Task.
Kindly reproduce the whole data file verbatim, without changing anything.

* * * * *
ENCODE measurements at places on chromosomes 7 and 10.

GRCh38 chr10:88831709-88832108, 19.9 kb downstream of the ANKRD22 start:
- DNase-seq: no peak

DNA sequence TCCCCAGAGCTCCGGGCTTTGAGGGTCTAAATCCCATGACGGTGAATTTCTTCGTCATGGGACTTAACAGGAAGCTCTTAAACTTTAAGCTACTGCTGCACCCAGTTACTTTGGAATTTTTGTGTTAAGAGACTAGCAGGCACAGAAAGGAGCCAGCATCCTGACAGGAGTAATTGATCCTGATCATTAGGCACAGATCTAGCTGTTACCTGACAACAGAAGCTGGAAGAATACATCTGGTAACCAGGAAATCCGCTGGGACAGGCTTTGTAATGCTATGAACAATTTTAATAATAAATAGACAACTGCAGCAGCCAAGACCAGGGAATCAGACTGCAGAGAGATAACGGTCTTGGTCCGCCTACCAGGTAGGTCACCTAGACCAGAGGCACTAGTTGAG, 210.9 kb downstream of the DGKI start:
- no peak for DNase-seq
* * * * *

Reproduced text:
ENCODE measurements at places on chromosomes 7 and 10.

GRCh38 chr10:88831709-88832108, 19.9 kb downstream of the ANKRD22 start:
- DNase-seq: no peak

DNA sequence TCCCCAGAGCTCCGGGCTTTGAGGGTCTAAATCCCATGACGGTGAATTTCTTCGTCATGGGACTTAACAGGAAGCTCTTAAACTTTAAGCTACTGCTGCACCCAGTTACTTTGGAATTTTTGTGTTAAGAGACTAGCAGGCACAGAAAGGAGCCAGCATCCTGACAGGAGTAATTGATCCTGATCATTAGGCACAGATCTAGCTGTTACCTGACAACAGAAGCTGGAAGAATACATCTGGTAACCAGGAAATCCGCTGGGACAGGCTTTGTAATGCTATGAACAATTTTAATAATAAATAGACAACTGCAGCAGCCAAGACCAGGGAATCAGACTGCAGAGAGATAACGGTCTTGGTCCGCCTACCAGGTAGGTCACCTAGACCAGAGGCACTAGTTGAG, 210.9 kb downstream of the DGKI start:
- no peak for DNase-seq